###### Theorem 1.

For $m,n\in{\bf N}$ and $p$ a positive odd rational prime,

 $\left|\sum_{t=m}^{m+n}\left(\frac{t}{p}\right)\right|<\sqrt{p}\,\ln p.$
###### Proof.

 $\sum_{t=m}^{m+n}\left(\frac{t}{p}\right)=\frac{1}{p}\sum_{t=0}^{p-1}\sum_{x=m}% ^{m+n}\sum_{a=0}^{p-1}\left(\frac{t}{p}\right)e^{2\pi ia(x-t)/p}=\frac{1}{p}% \sum_{a=1}^{p-1}\sum_{x=m}^{m+n}e^{2\pi iax/p}\sum_{t=0}^{p-1}\left(\frac{t}{p% }\right)e^{-2\pi iat/p}$

The expression $\sum_{t=0}^{p-1}(\frac{t}{p})e^{-2\pi iat/p}$ is just a Gauss sum  , and has magnitude $\sqrt{p}\,$. Hence

 $\displaystyle\left|\sum_{t=m}^{m+n}\left(\frac{t}{p}\right)\right|$ $\displaystyle\leq$ $\displaystyle\left|\frac{\sqrt{p}}{p}\sum_{a=1}^{p-1}\sum_{x=m}^{m+n}e^{2\pi aix% /p}\right|=\left|\frac{\sqrt{p}}{p}\sum_{a=1}^{p-1}e^{2\pi iam/p}\sum_{x=0}^{n% }e^{2\pi iax/p}\right|\leq\left|\frac{\sqrt{p}}{p}\sum_{a=1}^{p-1}\frac{e^{2% \pi ian/p}-1}{e^{2\pi ia/p}-1}\right|$ $\displaystyle=$ $\displaystyle\left|\frac{\sqrt{p}}{p}\sum_{a=1}^{p-1}\frac{e^{\pi ian/p}\sin(% \pi an/p)}{e^{\pi ia/p}\sin(\pi a/p)}\right|\leq\frac{\sqrt{p}}{p}\sum_{a=1}^{% p-1}\left|\frac{1}{\sin(\pi\langle a/p\rangle)}\right|\leq\frac{\sqrt{p}}{p}% \sum_{a=1}^{p-1}\frac{1}{2\langle a/p\rangle}$

Here $\langle x\rangle$ denotes the absolute value    of the difference between $x$ and the closest integer to $x$, i.e. $\langle x\rangle=\inf_{z\in{\bf Z}}\{|x-z|\}$.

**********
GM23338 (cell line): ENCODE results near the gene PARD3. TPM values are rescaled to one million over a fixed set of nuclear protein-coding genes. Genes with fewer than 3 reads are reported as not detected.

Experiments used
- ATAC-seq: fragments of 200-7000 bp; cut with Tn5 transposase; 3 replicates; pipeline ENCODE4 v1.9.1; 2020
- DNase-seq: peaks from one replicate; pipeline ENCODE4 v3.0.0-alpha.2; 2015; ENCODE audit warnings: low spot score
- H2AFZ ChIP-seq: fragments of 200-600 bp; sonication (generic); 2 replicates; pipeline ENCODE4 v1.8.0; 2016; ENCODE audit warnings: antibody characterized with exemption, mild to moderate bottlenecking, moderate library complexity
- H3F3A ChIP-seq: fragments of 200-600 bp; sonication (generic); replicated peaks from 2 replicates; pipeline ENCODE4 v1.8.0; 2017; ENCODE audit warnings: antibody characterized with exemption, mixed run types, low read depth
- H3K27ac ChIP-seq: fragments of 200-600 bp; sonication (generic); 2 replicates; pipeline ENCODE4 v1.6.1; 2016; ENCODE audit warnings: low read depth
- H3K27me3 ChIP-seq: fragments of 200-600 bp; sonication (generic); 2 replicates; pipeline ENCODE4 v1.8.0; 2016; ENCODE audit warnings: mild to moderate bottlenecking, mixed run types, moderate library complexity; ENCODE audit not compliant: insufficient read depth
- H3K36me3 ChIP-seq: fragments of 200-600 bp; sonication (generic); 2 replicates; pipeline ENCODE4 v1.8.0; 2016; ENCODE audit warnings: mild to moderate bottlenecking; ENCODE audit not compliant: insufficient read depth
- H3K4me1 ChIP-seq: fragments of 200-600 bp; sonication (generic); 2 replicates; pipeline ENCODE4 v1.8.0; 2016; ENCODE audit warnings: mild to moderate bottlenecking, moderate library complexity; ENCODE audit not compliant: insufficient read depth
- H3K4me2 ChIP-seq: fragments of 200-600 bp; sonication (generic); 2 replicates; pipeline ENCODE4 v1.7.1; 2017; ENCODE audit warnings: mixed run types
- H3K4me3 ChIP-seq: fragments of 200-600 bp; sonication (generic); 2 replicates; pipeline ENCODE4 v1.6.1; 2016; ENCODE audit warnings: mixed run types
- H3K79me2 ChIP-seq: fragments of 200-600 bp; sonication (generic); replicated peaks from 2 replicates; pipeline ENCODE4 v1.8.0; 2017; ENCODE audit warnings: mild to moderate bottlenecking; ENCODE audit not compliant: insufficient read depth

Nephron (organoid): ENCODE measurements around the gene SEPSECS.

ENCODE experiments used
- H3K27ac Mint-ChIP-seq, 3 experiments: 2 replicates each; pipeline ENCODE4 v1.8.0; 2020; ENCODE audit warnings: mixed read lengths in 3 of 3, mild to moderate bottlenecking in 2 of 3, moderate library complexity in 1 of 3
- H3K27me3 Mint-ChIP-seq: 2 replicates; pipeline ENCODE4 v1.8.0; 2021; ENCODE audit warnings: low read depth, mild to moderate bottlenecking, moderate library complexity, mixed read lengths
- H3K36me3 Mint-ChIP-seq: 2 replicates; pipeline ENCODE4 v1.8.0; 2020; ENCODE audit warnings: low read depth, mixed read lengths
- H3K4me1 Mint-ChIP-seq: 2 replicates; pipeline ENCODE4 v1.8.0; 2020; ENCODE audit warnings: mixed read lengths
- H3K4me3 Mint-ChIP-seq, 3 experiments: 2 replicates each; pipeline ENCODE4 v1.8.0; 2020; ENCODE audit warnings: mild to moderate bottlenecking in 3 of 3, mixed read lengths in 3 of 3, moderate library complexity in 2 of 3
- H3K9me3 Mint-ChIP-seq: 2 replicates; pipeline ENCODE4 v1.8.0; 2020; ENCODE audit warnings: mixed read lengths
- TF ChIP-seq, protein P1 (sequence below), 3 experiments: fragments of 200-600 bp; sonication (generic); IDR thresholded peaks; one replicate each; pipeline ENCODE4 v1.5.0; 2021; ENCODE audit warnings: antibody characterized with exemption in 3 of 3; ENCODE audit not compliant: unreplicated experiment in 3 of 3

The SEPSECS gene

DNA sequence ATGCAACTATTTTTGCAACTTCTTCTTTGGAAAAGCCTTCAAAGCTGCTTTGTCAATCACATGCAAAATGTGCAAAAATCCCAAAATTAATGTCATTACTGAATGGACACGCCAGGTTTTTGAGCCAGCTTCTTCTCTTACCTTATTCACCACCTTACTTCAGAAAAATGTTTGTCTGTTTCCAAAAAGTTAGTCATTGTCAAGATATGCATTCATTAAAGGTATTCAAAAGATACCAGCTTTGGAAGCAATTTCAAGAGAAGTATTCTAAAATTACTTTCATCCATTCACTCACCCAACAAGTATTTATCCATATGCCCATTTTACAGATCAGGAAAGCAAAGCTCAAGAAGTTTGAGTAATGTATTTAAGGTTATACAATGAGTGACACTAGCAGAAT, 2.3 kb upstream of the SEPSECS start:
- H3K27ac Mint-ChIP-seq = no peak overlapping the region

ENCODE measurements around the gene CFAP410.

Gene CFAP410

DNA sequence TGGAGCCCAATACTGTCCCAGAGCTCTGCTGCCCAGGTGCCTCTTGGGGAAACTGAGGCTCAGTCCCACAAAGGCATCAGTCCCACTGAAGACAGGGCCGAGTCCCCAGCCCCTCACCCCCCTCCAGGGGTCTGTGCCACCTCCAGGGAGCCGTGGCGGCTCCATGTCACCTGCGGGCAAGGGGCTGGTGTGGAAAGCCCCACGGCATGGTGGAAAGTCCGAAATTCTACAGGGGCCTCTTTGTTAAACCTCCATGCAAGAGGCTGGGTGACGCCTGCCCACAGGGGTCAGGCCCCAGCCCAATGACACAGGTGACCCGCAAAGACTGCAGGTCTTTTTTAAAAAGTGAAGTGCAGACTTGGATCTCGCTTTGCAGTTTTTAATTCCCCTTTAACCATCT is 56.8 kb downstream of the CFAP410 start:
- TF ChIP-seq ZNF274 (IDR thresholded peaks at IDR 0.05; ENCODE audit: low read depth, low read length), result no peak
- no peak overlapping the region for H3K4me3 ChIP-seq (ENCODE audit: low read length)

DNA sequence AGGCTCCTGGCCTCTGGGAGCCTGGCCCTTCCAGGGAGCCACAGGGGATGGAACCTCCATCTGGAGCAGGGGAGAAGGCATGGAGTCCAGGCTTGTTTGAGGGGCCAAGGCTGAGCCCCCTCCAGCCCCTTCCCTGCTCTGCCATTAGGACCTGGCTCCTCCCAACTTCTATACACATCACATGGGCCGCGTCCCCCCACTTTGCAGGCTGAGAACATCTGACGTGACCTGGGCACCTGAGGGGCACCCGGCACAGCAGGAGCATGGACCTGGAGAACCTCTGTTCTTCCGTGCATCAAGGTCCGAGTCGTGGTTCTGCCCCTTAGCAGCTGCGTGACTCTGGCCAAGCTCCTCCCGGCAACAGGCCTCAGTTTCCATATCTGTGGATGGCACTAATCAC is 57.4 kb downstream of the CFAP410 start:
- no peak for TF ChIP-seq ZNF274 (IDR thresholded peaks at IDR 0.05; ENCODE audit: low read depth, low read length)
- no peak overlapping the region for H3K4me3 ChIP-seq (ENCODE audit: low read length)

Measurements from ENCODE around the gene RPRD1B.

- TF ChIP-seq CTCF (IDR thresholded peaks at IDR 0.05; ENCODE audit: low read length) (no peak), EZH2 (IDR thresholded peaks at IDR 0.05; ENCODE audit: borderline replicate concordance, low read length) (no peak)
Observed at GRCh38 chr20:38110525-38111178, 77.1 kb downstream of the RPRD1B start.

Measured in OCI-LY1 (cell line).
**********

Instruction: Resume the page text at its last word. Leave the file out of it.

Since $p$ is odd, we have

 $\frac{1}{2}\sum_{a=1}^{p-1}\frac{1}{\langle a/p\rangle}=\sum_{0

Now $\ln\frac{2x+1}{2x-1}>\frac{1}{x}$ for $x>1$; to prove this, it suffices to show that the function  $f:[1,\infty)\rightarrow{\bf R}$ given by $f(x)=x\ln\frac{2x+1}{2x-1}$ is decreasing and approaches 1 as $x\rightarrow\infty$. To prove the latter statement, substitute $v=1/x$ and take the limit as $v\rightarrow 0$ using L’Hôpital’s rule. To prove the former statement, it will suffice to show that $f^{\prime}$ is less than zero on the interval $[1,\infty)$. But $f^{\prime}(x)\rightarrow 0$ as $x\rightarrow\infty$ and $f^{\prime}$ is increasing on $[1,\infty)$, since $f^{\prime\prime}(x)=\frac{-4}{4x^{2}-1}(1-\frac{4x^{2}+1}{4x^{2}-1})>0$ for $x>1$, so $f^{\prime}$ is less than zero for $x>1$.

With this in hand, we have

 $\left|\sum_{t=m}^{m+n}\left(\frac{t}{p}\right)\right|\leq\frac{\sqrt{p}}{p}% \cdot p\sum_{a=1}^{\frac{p-1}{2}}\frac{1}{a}<\sqrt{p}\sum_{a=1}^{\frac{p-1}{2}% }\ln\frac{2a+1}{2a-1}=\sqrt{p}\,\ln p.$

## References

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Title Pólya-Vinogradov inequality PolyaVinogradovInequality 2013-03-22 12:46:23 2013-03-22 12:46:23 djao (24) djao (24) 7 djao (24) Theorem msc 11L40